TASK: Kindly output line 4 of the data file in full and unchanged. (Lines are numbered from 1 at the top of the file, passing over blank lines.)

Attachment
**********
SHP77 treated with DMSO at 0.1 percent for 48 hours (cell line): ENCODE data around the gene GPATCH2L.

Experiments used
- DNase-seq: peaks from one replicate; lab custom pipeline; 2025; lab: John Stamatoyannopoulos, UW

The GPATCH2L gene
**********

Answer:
The GPATCH2L gene